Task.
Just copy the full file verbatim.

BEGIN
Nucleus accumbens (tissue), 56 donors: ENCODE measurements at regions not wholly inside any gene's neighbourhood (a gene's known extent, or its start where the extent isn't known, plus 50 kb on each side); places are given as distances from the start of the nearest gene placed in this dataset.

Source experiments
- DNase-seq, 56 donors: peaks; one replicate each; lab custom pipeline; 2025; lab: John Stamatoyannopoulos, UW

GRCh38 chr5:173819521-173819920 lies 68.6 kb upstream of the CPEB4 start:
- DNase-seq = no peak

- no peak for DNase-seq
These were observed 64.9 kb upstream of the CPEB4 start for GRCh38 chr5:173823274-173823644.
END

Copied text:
Nucleus accumbens (tissue), 56 donors: ENCODE measurements at regions not wholly inside any gene's neighbourhood (a gene's known extent, or its start where the extent isn't known, plus 50 kb on each side); places are given as distances from the start of the nearest gene placed in this dataset.

Source experiments
- DNase-seq, 56 donors: peaks; one replicate each; lab custom pipeline; 2025; lab: John Stamatoyannopoulos, UW

GRCh38 chr5:173819521-173819920 lies 68.6 kb upstream of the CPEB4 start:
- DNase-seq = no peak

- no peak for DNase-seq
These were observed 64.9 kb upstream of the CPEB4 start for GRCh38 chr5:173823274-173823644.